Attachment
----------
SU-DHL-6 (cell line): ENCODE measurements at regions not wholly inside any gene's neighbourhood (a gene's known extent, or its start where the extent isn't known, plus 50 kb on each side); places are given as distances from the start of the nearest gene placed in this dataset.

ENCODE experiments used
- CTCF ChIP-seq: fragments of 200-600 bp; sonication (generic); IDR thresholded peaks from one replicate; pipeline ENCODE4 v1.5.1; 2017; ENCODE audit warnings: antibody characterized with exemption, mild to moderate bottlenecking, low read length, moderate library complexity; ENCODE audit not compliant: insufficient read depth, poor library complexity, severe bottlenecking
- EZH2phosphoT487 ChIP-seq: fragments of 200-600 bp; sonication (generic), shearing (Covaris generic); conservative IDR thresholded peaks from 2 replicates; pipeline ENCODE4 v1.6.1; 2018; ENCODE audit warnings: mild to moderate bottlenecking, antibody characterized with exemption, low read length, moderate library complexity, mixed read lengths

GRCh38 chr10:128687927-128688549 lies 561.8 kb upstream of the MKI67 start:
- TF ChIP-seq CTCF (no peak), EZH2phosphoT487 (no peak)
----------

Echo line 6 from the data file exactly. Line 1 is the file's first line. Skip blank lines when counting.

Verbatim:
- TF ChIP-seq CTCF (no peak), EZH2phosphoT487 (no peak)